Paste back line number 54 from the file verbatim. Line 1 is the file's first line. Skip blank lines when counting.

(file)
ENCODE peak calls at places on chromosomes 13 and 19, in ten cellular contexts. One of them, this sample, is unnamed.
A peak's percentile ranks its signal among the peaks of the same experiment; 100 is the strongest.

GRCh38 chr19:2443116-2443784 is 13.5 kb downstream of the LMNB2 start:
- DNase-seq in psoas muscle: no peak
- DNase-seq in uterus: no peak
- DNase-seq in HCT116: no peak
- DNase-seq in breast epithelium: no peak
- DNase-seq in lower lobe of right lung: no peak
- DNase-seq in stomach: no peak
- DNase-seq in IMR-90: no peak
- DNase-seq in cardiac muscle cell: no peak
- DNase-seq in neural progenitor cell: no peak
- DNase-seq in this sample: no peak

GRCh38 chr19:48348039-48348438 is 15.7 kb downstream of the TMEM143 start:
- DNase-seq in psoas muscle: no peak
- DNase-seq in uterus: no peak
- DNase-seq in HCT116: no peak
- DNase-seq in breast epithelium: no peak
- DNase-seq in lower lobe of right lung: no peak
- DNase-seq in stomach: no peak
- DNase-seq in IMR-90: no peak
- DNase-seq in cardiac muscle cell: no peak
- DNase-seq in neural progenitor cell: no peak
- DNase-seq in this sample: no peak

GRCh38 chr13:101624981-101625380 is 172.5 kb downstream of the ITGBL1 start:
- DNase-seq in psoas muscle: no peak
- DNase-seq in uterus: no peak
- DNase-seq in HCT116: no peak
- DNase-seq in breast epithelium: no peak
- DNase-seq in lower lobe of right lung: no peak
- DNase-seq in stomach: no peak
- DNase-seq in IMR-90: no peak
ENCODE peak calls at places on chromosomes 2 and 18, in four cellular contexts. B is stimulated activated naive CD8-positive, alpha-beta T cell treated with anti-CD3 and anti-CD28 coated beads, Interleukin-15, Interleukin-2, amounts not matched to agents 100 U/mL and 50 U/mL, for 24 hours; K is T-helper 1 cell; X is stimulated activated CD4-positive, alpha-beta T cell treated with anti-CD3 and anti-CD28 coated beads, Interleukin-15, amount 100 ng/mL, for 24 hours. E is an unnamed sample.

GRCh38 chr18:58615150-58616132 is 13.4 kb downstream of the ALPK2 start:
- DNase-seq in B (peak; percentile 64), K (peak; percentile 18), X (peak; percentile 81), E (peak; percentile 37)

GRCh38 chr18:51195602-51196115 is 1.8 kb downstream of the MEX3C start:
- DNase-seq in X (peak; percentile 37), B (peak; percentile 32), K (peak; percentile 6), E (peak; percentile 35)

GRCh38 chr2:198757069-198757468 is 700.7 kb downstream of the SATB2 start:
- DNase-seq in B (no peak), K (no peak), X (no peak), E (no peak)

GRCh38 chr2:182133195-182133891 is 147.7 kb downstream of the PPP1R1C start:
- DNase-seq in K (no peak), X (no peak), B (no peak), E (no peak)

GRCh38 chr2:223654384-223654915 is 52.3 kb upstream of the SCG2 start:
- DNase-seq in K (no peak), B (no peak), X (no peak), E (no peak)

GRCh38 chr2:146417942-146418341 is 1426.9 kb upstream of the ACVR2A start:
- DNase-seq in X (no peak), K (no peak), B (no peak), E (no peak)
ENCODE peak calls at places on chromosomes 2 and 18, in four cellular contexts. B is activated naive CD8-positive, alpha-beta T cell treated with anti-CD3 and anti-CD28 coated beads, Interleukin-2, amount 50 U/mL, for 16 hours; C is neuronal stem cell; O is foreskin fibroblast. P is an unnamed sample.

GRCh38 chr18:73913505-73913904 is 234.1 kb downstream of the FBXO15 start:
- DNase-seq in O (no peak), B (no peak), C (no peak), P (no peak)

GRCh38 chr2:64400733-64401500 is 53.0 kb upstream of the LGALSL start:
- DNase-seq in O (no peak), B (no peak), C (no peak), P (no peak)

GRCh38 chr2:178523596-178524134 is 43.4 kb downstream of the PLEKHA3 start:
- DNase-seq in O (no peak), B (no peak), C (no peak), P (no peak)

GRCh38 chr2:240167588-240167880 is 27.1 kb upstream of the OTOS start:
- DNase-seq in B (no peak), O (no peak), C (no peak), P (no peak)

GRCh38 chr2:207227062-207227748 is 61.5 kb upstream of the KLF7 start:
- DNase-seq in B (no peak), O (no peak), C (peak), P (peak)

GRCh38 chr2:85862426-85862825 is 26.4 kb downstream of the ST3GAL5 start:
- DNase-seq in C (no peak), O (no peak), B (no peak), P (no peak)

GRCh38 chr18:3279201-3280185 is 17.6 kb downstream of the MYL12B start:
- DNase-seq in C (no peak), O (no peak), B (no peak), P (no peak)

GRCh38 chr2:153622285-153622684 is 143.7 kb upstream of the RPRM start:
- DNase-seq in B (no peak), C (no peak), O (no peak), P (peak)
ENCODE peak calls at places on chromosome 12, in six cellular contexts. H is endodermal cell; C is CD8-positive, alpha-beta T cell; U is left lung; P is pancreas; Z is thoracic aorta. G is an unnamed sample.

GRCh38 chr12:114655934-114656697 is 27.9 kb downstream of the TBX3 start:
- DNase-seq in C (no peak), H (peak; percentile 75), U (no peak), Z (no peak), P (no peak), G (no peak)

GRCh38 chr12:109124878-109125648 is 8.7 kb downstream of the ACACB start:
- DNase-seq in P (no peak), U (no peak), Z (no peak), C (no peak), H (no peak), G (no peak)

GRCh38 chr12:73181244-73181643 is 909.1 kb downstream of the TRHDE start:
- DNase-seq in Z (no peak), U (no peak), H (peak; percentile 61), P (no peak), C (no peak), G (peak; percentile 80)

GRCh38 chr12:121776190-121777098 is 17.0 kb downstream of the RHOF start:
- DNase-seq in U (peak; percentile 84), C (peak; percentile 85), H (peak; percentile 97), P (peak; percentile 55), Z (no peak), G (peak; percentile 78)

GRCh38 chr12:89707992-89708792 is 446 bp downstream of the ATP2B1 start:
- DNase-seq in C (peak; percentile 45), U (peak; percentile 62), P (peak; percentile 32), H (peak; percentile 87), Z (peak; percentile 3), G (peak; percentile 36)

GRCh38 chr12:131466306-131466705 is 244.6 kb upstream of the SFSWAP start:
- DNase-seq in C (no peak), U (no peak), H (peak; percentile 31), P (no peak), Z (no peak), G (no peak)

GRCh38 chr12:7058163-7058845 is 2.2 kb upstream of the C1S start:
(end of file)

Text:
- DNase-seq in B (no peak), O (no peak), C (no peak), P (no peak)